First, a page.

A Zen master posed his monks with a problem: “Two monks went walking in the rain. One didn’t get wet. Why?” The monks suggested that one had an umbrella, that the rain was scattered in places, that one walked under the cover of awnings, but the master said that the students were too focused on the words. When the monks finally gave up, the master told them that both got wet. “Two monks went walking in the rain. One didn’t get wet. Two got wet.”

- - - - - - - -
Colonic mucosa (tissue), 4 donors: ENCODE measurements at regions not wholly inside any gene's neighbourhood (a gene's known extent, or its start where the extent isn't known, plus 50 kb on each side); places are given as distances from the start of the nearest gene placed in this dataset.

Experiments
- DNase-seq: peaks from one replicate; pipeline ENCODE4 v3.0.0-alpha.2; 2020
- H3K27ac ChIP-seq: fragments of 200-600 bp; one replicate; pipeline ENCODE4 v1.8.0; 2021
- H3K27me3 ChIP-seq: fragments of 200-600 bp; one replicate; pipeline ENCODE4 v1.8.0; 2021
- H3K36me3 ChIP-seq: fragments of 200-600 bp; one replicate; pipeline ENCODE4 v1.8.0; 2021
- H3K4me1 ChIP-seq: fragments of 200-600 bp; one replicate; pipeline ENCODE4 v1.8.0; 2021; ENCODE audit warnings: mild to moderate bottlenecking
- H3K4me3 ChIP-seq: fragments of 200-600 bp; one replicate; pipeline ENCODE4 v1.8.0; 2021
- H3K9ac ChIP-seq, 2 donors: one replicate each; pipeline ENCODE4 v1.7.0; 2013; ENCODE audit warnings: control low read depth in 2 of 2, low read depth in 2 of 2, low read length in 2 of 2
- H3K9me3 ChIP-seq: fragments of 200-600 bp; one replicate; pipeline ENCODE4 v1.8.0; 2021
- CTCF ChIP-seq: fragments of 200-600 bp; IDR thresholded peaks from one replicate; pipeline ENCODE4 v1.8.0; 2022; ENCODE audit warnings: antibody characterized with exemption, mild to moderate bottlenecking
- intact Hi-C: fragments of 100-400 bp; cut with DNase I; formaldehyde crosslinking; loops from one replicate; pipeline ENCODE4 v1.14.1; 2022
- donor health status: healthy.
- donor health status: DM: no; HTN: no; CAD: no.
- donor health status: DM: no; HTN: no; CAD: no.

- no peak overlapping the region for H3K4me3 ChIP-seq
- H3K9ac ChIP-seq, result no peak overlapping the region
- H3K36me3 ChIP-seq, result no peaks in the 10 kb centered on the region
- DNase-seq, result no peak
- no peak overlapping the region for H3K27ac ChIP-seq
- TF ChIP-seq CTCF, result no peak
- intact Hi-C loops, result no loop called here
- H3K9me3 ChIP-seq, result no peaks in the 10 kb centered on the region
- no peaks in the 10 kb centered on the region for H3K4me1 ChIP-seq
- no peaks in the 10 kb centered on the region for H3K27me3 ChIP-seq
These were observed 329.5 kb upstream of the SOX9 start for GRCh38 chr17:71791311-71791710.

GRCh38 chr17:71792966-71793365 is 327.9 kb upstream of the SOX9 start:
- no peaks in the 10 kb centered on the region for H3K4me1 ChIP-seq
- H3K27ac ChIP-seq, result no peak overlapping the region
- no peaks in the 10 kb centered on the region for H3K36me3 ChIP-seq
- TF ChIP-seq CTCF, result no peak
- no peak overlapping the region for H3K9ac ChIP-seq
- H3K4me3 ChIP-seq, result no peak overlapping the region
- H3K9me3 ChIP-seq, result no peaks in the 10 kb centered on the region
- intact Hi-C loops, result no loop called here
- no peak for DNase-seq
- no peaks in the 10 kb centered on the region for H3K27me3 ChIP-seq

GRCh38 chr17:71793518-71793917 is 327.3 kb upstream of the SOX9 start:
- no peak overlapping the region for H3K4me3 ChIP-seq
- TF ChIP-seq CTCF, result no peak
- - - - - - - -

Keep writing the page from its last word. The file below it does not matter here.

The joke works just as well in ancient Chinese as it does in modern English because language has grey areas and ambiguities. When the master said, “One didn’t get wet”, he could mean that it is the case that one didn’t get wet, such that one remained dry, or he could mean that it isn’t the case that one got wet, rather two got wet. All of the solutions proposed by the monks assumed that one didn’t get wet, the first case, making them blind to the second. It isn’t that the first case is the literal meaning of the words and the second metaphorical or derivative, but rather that we do not expect to hear about one monk and not the other if both got wet or both stayed dry. The joke would also work if the master said both stayed dry, as one didn’t get wet, and the other didn’t get wet either.